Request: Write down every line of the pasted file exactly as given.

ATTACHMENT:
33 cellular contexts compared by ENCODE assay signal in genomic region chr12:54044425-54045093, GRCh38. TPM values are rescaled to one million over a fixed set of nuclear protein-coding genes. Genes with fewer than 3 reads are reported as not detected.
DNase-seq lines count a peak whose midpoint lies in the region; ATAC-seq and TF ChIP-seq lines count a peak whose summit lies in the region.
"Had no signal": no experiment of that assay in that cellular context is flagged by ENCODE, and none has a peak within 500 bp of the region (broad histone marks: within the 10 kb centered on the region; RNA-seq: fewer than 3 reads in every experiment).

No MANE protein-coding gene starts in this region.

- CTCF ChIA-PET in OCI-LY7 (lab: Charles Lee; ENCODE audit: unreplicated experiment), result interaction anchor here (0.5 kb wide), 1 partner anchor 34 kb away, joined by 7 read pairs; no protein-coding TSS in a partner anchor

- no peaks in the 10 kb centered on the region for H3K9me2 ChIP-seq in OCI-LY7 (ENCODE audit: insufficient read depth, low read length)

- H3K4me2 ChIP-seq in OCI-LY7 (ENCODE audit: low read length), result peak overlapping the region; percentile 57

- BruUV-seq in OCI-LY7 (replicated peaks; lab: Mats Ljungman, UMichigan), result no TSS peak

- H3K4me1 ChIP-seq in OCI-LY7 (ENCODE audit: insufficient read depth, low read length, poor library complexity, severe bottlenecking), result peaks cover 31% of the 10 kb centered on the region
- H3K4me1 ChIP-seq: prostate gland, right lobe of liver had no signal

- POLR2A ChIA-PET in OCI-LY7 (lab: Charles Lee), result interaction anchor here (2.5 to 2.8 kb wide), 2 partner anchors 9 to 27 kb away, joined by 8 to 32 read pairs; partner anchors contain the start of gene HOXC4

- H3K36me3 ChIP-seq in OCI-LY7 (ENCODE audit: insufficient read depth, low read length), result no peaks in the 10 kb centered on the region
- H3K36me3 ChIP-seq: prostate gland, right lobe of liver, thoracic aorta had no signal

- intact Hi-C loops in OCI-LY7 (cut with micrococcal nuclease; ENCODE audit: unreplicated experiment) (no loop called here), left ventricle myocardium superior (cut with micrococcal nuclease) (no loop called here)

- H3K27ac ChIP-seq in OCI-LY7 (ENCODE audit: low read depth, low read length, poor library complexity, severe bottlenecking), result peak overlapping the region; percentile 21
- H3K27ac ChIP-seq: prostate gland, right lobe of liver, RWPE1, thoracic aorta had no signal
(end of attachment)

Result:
33 cellular contexts compared by ENCODE assay signal in genomic region chr12:54044425-54045093, GRCh38. TPM values are rescaled to one million over a fixed set of nuclear protein-coding genes. Genes with fewer than 3 reads are reported as not detected.
DNase-seq lines count a peak whose midpoint lies in the region; ATAC-seq and TF ChIP-seq lines count a peak whose summit lies in the region.
"Had no signal": no experiment of that assay in that cellular context is flagged by ENCODE, and none has a peak within 500 bp of the region (broad histone marks: within the 10 kb centered on the region; RNA-seq: fewer than 3 reads in every experiment).

No MANE protein-coding gene starts in this region.

- CTCF ChIA-PET in OCI-LY7 (lab: Charles Lee; ENCODE audit: unreplicated experiment), result interaction anchor here (0.5 kb wide), 1 partner anchor 34 kb away, joined by 7 read pairs; no protein-coding TSS in a partner anchor

- no peaks in the 10 kb centered on the region for H3K9me2 ChIP-seq in OCI-LY7 (ENCODE audit: insufficient read depth, low read length)

- H3K4me2 ChIP-seq in OCI-LY7 (ENCODE audit: low read length), result peak overlapping the region; percentile 57

- BruUV-seq in OCI-LY7 (replicated peaks; lab: Mats Ljungman, UMichigan), result no TSS peak

- H3K4me1 ChIP-seq in OCI-LY7 (ENCODE audit: insufficient read depth, low read length, poor library complexity, severe bottlenecking), result peaks cover 31% of the 10 kb centered on the region
- H3K4me1 ChIP-seq: prostate gland, right lobe of liver had no signal

- POLR2A ChIA-PET in OCI-LY7 (lab: Charles Lee), result interaction anchor here (2.5 to 2.8 kb wide), 2 partner anchors 9 to 27 kb away, joined by 8 to 32 read pairs; partner anchors contain the start of gene HOXC4

- H3K36me3 ChIP-seq in OCI-LY7 (ENCODE audit: insufficient read depth, low read length), result no peaks in the 10 kb centered on the region
- H3K36me3 ChIP-seq: prostate gland, right lobe of liver, thoracic aorta had no signal

- intact Hi-C loops in OCI-LY7 (cut with micrococcal nuclease; ENCODE audit: unreplicated experiment) (no loop called here), left ventricle myocardium superior (cut with micrococcal nuclease) (no loop called here)

- H3K27ac ChIP-seq in OCI-LY7 (ENCODE audit: low read depth, low read length, poor library complexity, severe bottlenecking), result peak overlapping the region; percentile 21
- H3K27ac ChIP-seq: prostate gland, right lobe of liver, RWPE1, thoracic aorta had no signal